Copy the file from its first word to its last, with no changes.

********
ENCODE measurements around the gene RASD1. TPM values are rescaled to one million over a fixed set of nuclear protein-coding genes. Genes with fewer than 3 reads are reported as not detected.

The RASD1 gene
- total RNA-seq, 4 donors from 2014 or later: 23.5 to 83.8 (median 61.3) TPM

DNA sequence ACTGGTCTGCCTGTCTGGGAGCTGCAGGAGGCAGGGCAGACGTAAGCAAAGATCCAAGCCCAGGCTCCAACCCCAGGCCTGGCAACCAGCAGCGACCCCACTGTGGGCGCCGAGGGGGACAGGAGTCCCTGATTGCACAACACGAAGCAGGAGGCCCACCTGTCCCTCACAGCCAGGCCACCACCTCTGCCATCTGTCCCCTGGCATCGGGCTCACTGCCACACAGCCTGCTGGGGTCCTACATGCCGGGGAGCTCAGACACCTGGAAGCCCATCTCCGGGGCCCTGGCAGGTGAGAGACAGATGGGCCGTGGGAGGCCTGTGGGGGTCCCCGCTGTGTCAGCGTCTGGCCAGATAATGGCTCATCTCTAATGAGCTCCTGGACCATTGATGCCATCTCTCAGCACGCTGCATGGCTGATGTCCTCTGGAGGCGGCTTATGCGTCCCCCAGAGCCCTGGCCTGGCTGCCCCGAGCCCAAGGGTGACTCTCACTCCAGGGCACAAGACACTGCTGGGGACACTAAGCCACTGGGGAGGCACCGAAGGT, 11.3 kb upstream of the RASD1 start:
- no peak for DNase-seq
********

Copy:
ENCODE measurements around the gene RASD1. TPM values are rescaled to one million over a fixed set of nuclear protein-coding genes. Genes with fewer than 3 reads are reported as not detected.

The RASD1 gene
- total RNA-seq, 4 donors from 2014 or later: 23.5 to 83.8 (median 61.3) TPM

DNA sequence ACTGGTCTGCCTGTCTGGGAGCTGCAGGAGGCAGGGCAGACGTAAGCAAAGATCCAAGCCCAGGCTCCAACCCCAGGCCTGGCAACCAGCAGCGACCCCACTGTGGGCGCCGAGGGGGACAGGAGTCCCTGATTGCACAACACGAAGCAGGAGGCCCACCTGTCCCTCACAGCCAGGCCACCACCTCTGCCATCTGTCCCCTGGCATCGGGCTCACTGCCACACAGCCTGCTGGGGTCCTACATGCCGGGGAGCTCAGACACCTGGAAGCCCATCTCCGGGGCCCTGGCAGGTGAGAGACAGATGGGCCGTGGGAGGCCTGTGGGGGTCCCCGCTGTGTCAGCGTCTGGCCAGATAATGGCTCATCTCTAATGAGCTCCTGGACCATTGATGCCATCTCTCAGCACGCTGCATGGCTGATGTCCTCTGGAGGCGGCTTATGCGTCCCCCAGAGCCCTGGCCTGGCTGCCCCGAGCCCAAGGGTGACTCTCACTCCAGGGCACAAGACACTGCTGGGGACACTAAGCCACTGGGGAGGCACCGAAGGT, 11.3 kb upstream of the RASD1 start:
- no peak for DNase-seq